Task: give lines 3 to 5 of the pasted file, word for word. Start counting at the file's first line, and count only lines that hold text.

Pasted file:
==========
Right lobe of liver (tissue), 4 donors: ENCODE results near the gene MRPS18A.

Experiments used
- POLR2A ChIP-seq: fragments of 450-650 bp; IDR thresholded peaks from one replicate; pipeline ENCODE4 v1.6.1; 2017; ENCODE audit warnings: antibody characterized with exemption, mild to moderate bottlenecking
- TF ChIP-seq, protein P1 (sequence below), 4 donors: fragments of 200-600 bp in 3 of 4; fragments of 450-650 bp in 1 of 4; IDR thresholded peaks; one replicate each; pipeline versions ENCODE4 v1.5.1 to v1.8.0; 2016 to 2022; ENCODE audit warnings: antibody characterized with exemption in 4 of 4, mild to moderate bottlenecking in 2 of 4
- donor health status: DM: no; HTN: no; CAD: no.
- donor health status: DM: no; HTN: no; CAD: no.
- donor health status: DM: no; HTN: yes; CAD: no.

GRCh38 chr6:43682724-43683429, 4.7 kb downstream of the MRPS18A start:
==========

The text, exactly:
- POLR2A ChIP-seq: fragments of 450-650 bp; IDR thresholded peaks from one replicate; pipeline ENCODE4 v1.6.1; 2017; ENCODE audit warnings: antibody characterized with exemption, mild to moderate bottlenecking
- TF ChIP-seq, protein P1 (sequence below), 4 donors: fragments of 200-600 bp in 3 of 4; fragments of 450-650 bp in 1 of 4; IDR thresholded peaks; one replicate each; pipeline versions ENCODE4 v1.5.1 to v1.8.0; 2016 to 2022; ENCODE audit warnings: antibody characterized with exemption in 4 of 4, mild to moderate bottlenecking in 2 of 4
- donor health status: DM: no; HTN: no; CAD: no.